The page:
On the plus side, the company is still majority owned by the Founder/CEO Maurice Ricci with > 50% ownership. He is 52 years old and will most likely be in the company for a while.
Going through my quality checklist, some issues really bother me. When I look at a company, I ususally google for pictures of the CEO and board members plus I try to watch videos to get a „subjective“ impression.
When I googled Maurice Ricci, I got among others, this link http://www.racingsportscars.com/driver/photo/Maurice-Ricci-F.html
And those pictures:
So Maurice Ricci seems to enjoy race driving quite a lot. I do have a BIG problem with CEOs who have extravagant hobbies such as race driving.
There are quite a lot of examples of race driving CEOs which drove their company „against the brick wall“, among others, Ulrich Schumacher from Infineon and Eike Batista.
My theory ist hat as a race driver you have to go to the limit all the time in order to be succesful, if you fail, you just need to get a new car. However, if you are shareholder in a company run by such a CEO, you have the risk that your stocks will bet he „old car“….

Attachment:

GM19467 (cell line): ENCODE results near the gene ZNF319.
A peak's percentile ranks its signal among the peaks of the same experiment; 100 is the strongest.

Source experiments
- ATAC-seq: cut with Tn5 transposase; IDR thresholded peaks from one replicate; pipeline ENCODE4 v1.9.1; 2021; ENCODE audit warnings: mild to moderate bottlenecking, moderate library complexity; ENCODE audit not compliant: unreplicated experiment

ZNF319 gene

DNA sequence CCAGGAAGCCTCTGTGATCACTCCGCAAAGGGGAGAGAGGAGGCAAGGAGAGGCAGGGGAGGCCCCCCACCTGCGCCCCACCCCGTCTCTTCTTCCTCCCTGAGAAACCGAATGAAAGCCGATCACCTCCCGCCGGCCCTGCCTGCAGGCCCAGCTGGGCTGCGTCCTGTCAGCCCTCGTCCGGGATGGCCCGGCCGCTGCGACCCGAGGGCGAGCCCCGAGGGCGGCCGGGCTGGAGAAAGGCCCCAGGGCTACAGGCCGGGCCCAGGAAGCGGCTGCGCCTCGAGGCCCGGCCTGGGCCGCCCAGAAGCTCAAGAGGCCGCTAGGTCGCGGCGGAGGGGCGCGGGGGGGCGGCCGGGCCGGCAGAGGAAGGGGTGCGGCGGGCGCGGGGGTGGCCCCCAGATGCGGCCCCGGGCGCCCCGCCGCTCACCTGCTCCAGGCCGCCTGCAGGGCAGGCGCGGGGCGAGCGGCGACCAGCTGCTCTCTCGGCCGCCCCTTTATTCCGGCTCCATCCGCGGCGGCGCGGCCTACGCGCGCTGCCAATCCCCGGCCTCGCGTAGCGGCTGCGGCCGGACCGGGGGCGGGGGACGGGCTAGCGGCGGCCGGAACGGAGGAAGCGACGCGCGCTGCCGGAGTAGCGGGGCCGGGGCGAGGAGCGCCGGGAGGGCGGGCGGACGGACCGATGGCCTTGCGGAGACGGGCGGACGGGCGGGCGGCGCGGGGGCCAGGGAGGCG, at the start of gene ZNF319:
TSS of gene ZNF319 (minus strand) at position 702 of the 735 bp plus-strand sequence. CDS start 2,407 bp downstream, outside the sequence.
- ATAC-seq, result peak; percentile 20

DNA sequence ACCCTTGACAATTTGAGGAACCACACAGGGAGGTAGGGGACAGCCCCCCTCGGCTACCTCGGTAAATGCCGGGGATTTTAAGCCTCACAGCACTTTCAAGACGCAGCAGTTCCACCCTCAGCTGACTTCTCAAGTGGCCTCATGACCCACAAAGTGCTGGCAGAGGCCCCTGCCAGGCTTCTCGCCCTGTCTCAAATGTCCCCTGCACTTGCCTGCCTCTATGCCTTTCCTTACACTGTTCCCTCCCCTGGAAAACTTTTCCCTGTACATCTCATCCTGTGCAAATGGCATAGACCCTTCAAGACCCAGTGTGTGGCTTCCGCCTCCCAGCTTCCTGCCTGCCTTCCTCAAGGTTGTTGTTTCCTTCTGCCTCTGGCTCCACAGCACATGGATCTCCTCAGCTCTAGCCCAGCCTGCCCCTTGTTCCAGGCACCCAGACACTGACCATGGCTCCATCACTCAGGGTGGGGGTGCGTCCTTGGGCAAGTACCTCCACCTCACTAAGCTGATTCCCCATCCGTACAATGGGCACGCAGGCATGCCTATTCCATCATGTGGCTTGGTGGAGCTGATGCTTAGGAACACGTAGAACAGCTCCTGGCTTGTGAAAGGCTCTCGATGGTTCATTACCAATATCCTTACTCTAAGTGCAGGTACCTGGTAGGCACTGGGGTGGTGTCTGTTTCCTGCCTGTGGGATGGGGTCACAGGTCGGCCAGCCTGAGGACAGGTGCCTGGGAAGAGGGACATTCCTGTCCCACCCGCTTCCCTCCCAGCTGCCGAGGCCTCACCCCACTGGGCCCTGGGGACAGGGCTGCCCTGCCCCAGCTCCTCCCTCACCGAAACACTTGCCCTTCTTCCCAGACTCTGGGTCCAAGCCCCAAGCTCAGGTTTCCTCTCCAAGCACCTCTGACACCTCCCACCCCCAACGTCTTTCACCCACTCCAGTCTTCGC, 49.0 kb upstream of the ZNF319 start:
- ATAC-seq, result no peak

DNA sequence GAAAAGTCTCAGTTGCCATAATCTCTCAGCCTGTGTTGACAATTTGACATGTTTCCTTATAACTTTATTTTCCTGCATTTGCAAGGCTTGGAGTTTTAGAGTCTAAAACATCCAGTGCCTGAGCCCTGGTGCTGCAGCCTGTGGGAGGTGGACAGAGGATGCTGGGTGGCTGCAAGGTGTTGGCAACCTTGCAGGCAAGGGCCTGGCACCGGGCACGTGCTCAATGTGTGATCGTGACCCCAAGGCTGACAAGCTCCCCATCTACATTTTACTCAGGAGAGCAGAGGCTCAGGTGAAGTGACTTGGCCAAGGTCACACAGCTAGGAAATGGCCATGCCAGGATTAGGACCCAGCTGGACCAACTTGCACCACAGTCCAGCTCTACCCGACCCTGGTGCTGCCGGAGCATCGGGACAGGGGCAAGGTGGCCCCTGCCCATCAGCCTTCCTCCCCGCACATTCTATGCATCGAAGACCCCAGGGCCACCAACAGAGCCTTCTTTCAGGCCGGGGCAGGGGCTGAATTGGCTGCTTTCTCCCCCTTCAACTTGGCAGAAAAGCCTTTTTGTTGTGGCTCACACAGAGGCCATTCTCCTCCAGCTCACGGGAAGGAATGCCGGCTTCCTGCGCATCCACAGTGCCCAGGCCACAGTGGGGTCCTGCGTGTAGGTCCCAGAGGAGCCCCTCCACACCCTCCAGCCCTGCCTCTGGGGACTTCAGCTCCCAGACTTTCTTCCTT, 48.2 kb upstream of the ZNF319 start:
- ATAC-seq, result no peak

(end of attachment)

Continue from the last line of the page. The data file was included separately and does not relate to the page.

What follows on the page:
This alone would be just a warning sign, but when I went through my list, some other slightly worrying issues emerged:
Akka SA behaves a little bit irrational with regard to funding, both in 2011 and 2013, they issued new shares (1 new for 10) but paid a dividend as well. For shareholders, this is clearly value destroying (costs for rights issue, taxes on dividend).
Even more worrying ist he fact, that the CEO didn’t seem to particpate in the rights offering. According to the annual report, his percantage declined more or less with the increased share count.
It looks a little bit that he needs more than the 600 k salary to finance his lifestyle and therefore still pays out the dividend although it would be better to reinvest.